Highlight in History
On Sept. 28, 1787, the Congress of the Confederation voted to send the just-completed Constitution of the United States to state legislatures for their approval.
On this date
In 1066, William the Conqueror invaded England to claim the English throne.
In 1542, Portuguese navigator Juan Rodriguez Cabrillo arrived at present-day San Diego.
In 1781, American forces in the Revolutionary War, backed by a French fleet, began their successful siege of Yorktown, Va.
In 1850, flogging was abolished as a form of punishment in the Navy.
In 1920, eight members of the Chicago White Sox were indicted for allegedly throwing the 1919 World Series against the Cincinnati Reds in what became known as the “Black Sox” scandal. Despite initial confessions by several of the players, all were acquitted at trial; still, all eight were banned from baseball for life.
In 1924, two U.S. Army planes landed in Seattle, having completed the first round-the-world flight in 175 days.
In 1939, during World War II, Nazi Germany and the Soviet Union signed a treaty calling for the partitioning of Poland, which the two countries had invaded.
In 1960, Ted Williams hit a home run in his last career at-bat as his team, the Boston Red Sox, defeated the Baltimore Orioles 5-4 at Fenway Park.
In 1989, deposed Philippine President Ferdinand E. Marcos died in exile in Hawaii at age 72.
In 2001, President George W. Bush told reporters the United States was in “hot pursuit” of terrorists behind the Sept. 11 attacks. The U.N. Security Council approved a sweeping resolution sponsored by the United States requiring all 189 U.N. member nations to deny money, support and sanctuary to terrorists.
In 2002, Iraq defiantly rejected a U.S.-British plan for the United Nations to force President Saddam Hussein to disarm and open his palaces for weapons searches.
Ten years ago
A massive blackout struck almost all of Italy, leaving millions of people without power. Pope John Paul II appointed 31 cardinals. A bomb exploded outside an upscale nightclub in southwestern Colombia, killing at least 13 people. Movie director Elia Kazan died in New York at age 94. Tennis champion Althea Gibson died in East Orange, N.J., at age 76.
Five years ago
President George W. Bush urged Congress to pass a $700 billion rescue plan for beleaguered financial companies, saying in a written statement, “Without this rescue plan, the costs to the American economy could be disastrous.” Chinese astronauts aboard the Shenzhou 7 returned to Earth after completing their country’s first spacewalk mission. Austrian 16-year-olds voted for the first time in parliamentary elections under a law adopted in 2007.
One year ago
Citing national security risks, President Barack Obama blocked a Chinese company from owning four wind farm projects in northern Oregon near a Navy base where the U.S. military flies unmanned drones and electronic-warfare planes on training missions. The Obama administration sought to rally Syria’s opposition with pledges of $45 million in new nonlethal and humanitarian assistance.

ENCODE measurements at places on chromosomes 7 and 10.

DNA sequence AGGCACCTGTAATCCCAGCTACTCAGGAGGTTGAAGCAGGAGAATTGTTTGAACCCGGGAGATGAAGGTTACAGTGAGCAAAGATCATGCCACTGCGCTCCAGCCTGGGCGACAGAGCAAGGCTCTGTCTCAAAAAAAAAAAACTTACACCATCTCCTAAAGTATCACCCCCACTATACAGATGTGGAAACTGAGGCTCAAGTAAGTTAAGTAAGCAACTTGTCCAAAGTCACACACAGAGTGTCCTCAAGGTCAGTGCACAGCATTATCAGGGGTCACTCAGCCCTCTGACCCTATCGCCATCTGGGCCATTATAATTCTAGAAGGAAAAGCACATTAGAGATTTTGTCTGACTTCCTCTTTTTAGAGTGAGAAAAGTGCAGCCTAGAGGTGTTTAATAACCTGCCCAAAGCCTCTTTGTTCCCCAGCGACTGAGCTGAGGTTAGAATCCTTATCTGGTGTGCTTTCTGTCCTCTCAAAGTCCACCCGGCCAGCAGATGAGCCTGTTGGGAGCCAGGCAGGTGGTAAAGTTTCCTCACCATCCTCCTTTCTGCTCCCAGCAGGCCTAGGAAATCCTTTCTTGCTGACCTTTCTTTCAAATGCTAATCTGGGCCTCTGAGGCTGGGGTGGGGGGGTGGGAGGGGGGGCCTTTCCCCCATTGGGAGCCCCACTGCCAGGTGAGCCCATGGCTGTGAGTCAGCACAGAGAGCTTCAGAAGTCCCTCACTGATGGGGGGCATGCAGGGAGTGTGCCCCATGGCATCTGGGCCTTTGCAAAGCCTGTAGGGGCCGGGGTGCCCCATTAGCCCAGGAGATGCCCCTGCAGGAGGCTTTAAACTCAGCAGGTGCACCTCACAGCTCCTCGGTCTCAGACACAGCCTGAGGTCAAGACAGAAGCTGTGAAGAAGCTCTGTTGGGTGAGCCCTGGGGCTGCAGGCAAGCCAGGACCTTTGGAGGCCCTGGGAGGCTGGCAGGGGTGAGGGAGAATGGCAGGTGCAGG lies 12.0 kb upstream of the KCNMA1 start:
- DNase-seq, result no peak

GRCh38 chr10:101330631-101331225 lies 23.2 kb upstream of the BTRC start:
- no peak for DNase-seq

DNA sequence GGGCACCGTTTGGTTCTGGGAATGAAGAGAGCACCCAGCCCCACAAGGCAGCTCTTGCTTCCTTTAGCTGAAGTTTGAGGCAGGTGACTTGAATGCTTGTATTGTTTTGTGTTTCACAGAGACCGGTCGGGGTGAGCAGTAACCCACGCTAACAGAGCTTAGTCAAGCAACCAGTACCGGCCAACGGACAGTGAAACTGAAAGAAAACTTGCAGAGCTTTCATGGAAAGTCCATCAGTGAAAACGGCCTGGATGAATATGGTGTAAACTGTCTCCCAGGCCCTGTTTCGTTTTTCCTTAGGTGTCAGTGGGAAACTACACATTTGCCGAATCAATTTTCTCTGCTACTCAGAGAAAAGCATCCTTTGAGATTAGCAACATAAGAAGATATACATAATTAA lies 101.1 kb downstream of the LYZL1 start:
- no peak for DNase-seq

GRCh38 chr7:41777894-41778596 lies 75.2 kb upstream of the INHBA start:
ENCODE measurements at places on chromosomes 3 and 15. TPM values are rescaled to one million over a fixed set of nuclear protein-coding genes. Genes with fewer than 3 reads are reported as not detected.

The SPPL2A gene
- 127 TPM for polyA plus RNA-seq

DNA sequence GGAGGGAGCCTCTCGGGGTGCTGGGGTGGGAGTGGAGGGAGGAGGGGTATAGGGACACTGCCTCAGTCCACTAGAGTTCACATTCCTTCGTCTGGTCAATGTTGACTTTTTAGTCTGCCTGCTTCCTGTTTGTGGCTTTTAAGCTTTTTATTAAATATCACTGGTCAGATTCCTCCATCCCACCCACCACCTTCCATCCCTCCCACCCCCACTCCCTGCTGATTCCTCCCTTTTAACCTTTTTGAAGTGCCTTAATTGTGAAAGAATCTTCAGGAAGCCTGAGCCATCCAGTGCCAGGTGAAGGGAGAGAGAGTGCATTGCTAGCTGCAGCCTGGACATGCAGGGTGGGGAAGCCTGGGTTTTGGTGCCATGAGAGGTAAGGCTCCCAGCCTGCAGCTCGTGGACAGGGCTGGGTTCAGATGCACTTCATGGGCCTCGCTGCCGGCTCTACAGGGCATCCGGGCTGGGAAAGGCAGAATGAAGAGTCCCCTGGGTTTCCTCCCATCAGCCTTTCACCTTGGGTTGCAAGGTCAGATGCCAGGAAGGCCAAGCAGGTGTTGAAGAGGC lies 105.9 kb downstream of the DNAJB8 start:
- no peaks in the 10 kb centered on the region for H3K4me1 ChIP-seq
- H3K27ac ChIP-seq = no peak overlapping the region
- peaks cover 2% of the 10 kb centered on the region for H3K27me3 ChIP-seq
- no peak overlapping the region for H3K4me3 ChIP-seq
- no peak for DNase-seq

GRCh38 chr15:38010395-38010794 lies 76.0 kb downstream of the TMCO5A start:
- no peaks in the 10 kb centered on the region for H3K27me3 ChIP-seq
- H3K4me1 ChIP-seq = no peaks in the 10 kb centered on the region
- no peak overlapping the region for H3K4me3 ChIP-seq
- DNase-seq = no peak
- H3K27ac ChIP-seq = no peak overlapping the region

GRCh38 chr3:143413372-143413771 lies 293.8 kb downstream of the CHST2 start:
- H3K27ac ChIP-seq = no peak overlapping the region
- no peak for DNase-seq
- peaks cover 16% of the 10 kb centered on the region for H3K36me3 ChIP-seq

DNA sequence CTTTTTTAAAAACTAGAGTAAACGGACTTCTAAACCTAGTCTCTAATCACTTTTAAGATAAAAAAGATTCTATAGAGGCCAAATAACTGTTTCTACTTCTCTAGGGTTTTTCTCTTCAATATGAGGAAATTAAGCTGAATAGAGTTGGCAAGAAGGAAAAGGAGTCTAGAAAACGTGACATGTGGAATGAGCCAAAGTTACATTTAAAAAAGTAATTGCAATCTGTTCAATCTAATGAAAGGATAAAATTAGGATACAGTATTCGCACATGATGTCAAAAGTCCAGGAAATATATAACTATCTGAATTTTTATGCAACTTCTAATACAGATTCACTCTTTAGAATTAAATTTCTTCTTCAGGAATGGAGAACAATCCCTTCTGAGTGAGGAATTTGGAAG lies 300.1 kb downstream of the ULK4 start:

Highlight in History
- National, International News
Snow, ice, deep-freeze hit large swath of US
A late fall cold snap that has gripped much of the country is being blamed for a handful of deaths and has forced people to deal with frigid temperatures, power outages by the thousands and treacherous roads.
Weather forecasters say the powerful weather system has Virginia and the Mid-Atlantic in its icy sights next.
Police: Pa. newlyweds killed man from Craigslist
A couple married for just three weeks lured a man to his death with a Craigslist ad because they wanted to kill someone together, police said.
Pearl Harbor ceremony marks bombing anniversary
About 50 survivors of the Japanese attack on Pearl Harbor paused Saturday at the site to honor those killed and remember the moment that plunged the U.S. into World War II.
Today in History for Dec. 8, 2013
Today is Sunday, Dec. 8, the 342nd day of 2013. There are 23 days left in the year.
Song, dance, tears for Mandela in South Africa
Themba Radebe spun slowly in a circle.
First he pointed his cellphone camera at a group of children chanting Nelson Mandela’s name as they waved posters of the anti-apartheid champion. Then pivoting to his right, Radebe aimed his camera at a swaying group of adults who sang in Zulu while rocking and clapping.
Icy winter storm shuts down North Texas
Freezing rain and stinging winds slammed the Southwest Friday and made a strangely blank landscape out of normally sun-drenched North Texas: mostly empty highways covered in a sometimes impassable frost, closed schools and businesses, and millions of residents hunkered down for icy conditions expected to last through the weekend.
Today in History for Saturday, Dec. 7, 2013
Today is Saturday, Dec. 7, the 341st day of 2013. There are 24 days left in the year.
Mexico plans how to safely box up recovered cobalt
Officials were engaged Thursday in the delicate task of recovering a stolen shipment of highly radioactive cobalt-60 abandoned in a rural field in central Mexico state.
Prosecutors face tough choices in NYC derailment
While the Metro-North Railroad is already getting hit with multimillion-dollar civil claims over a deadly commuter train derailment, prosecutors will face tough choices when deciding whether to bring criminal charges against the train’s engineer, who told investigators he nodded or fell into a daze at the controls.
Nelson Mandela, South Africa’s peacemaker, dies
Nelson Mandela was a master of forgiveness.
South Africa’s first black president spent nearly a third of his life as a prisoner of apartheid, yet he sought to win over its defeated guardians in a relatively peaceful transition of power that inspired the world.
- More National, International News Headlines
- Snow, ice, deep-freeze hit large swath of US